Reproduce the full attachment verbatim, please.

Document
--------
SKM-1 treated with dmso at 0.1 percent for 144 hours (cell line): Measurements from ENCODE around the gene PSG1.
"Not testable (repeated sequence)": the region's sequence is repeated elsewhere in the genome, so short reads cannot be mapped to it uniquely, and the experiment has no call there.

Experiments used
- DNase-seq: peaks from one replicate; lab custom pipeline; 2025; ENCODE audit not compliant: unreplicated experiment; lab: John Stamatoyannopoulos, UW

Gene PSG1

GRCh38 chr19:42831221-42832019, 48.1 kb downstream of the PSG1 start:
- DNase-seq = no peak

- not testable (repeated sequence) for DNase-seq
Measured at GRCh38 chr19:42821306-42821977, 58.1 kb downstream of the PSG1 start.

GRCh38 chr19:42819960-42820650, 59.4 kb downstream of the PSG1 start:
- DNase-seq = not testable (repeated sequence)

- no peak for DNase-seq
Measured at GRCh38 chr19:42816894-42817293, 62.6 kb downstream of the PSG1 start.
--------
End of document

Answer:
SKM-1 treated with dmso at 0.1 percent for 144 hours (cell line): Measurements from ENCODE around the gene PSG1.
"Not testable (repeated sequence)": the region's sequence is repeated elsewhere in the genome, so short reads cannot be mapped to it uniquely, and the experiment has no call there.

Experiments used
- DNase-seq: peaks from one replicate; lab custom pipeline; 2025; ENCODE audit not compliant: unreplicated experiment; lab: John Stamatoyannopoulos, UW

Gene PSG1

GRCh38 chr19:42831221-42832019, 48.1 kb downstream of the PSG1 start:
- DNase-seq = no peak

- not testable (repeated sequence) for DNase-seq
Measured at GRCh38 chr19:42821306-42821977, 58.1 kb downstream of the PSG1 start.

GRCh38 chr19:42819960-42820650, 59.4 kb downstream of the PSG1 start:
- DNase-seq = not testable (repeated sequence)

- no peak for DNase-seq
Measured at GRCh38 chr19:42816894-42817293, 62.6 kb downstream of the PSG1 start.